This article is more than 1 year old
Facebook broadcasts your location in meat space
Where are you, bitch?
Facebook piled into the mobile stalking space yesterday, with its Places service which enables users to reveal where they are in meat space with a tap of a finger.
The service, which is initially rolling out on iPhones in the US, adds a button to the Facebook mobile application allowing a user to "check in" to his current location. This automatically updates the user's status to reflect where he is, and allows friends and anyone with a less healthy interest to seek the user out and interact in a more physical manner.
Stalkers will need to be Facebook "friends" of course, but that's a given these days. Updates only happen when you press the "check in" button, or when someone else decides to report your location. You can check in with any of your friends if you see them somewhere (or would like people to think you've seen them somewhere), unless they've disallowed this in their security settings.
Such a paranoid friend might also have switched off the "People Here Now" feature, which allows one to see any Facebook users in the same location, even if they aren't friends yet.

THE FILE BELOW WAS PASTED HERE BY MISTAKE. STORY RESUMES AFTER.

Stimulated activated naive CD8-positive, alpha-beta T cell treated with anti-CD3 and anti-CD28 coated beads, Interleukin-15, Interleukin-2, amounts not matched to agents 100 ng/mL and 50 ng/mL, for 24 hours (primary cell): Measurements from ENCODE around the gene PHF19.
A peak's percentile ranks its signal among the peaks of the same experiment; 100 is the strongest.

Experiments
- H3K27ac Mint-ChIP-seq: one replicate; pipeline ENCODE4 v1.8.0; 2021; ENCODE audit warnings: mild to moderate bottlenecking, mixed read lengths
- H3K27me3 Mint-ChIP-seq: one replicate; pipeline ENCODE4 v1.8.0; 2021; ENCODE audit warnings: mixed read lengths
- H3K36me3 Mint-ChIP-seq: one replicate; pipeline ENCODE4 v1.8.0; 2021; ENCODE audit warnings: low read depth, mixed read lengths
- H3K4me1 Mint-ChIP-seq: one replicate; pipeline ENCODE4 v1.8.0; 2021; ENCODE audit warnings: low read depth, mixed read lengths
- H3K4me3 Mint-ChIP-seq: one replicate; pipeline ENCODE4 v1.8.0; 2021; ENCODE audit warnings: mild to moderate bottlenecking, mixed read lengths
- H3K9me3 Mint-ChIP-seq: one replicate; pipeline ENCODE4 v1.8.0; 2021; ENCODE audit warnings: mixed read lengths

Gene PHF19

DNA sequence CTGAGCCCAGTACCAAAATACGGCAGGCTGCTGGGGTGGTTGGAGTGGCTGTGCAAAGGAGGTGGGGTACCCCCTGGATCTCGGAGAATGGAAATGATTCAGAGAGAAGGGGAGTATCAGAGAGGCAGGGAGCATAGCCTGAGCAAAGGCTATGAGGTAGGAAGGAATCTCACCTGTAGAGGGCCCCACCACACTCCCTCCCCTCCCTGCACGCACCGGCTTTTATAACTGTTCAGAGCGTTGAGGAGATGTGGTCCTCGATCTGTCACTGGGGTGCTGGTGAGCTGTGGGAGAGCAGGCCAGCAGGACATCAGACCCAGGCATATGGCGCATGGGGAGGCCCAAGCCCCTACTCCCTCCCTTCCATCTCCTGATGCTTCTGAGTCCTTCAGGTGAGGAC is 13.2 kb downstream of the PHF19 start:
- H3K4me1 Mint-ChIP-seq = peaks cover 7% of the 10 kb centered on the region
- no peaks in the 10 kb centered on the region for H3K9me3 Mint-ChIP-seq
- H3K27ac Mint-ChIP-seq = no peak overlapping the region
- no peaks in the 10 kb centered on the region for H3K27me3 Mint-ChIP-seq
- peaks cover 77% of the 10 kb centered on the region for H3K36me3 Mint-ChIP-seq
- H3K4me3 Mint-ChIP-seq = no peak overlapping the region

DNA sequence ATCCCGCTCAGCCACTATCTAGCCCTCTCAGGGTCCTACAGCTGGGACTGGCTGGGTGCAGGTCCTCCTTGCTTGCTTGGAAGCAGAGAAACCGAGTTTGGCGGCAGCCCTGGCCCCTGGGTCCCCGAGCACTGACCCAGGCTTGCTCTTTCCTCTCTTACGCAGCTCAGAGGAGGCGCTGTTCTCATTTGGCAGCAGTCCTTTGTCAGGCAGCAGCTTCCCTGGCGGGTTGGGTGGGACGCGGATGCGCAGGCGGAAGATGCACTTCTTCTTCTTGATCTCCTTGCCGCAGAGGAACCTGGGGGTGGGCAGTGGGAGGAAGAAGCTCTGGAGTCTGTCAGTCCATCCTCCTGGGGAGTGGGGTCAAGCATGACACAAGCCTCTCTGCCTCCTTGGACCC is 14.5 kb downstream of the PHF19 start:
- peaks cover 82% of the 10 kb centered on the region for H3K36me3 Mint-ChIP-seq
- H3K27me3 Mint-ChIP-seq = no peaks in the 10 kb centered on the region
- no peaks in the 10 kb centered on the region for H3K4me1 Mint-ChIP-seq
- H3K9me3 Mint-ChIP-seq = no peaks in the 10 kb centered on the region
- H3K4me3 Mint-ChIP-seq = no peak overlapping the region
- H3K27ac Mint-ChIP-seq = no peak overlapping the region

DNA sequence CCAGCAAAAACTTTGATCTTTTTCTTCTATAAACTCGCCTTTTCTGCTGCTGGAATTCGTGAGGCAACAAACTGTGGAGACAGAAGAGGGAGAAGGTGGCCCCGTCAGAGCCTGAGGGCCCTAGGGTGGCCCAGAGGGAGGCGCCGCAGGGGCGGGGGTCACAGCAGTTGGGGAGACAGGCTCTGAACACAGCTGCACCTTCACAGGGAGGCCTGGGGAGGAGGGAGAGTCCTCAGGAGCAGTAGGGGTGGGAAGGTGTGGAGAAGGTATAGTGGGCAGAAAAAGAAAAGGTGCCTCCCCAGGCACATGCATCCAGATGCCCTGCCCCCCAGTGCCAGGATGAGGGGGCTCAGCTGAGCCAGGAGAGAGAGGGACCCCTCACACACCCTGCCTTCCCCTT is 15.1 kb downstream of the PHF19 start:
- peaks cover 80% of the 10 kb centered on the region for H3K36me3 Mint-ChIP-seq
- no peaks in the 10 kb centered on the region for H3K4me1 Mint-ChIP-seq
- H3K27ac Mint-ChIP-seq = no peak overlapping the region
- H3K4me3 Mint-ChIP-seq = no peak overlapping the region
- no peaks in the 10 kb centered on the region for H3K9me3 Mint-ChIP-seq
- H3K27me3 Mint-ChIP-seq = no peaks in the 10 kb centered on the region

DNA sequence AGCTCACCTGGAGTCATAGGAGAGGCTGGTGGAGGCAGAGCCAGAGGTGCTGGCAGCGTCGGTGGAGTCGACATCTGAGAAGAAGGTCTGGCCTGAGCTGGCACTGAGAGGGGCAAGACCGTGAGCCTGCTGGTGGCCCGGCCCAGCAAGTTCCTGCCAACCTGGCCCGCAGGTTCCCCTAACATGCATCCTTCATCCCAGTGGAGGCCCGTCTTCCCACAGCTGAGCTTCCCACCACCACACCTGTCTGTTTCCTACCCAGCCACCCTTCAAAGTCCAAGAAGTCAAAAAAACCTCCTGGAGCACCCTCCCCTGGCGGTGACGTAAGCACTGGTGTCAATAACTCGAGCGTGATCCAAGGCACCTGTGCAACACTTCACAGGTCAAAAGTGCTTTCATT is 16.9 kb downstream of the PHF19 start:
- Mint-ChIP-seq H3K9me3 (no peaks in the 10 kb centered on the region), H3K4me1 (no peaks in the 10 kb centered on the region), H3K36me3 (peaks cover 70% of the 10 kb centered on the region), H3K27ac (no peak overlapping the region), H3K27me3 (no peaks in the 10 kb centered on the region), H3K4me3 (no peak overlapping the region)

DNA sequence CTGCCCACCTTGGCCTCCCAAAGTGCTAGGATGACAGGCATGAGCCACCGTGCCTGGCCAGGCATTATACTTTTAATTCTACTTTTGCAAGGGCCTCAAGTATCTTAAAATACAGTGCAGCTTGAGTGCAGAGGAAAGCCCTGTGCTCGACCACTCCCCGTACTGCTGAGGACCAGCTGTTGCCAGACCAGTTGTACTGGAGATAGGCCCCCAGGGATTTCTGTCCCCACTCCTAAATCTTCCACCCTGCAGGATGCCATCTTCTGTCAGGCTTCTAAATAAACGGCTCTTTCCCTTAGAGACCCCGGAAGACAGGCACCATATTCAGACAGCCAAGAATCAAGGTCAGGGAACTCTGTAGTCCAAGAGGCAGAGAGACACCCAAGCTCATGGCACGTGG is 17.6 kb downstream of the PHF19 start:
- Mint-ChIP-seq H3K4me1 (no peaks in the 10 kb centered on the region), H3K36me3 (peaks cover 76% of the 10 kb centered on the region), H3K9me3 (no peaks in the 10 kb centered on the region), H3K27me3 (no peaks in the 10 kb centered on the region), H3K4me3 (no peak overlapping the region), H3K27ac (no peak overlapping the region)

Facebook reckons this means there are no privacy issues involved, since you can see who's nearby just as well as they can see you. Your eyes won't, however, display the name, age, marital status of those around you, as a view of someone's Facebook profile might.
But predictably, in common with just about everything Facebook does, the launch has prompted concerns over privacy. The Northern Californian ACLU said that opting out of being tagged was too difficult.
"Places allows your friends to tag you when they check in somewhere, and Facebook makes it very easy to say 'yes' to allowing your friends to check in for you. But when it comes to opting out of that feature, you are only given a 'not now' option (aka ask me again later)," it said.
Facebook Places is closely comparable to Foursquare and various other "check-in" services, which aren't particularly popular* but receive great attention from the web crowd who believe such location-based services are their next boom.
The early entry of a social networking behemoth like Facebook might put paid to that. Foursquare appeared at the launch to annouunce it would be integrating with the Facebook Places API.
Right now that's all there is - Facebook Places won't reward those who visit the same place most often, as FourSquare awards mayoral status to frequent visitors. Facebook won't even be tying targeted advertising to the feature, at least not immediately.
The idea, for the moment, is just to get people to spend more time looking at Facebook, while the company slurps up all the data it can. Monetising it will come later.
*In July Foursquare, so far the dominant service, announced it had 2 million users worldwide. Facebook has well over 500 million.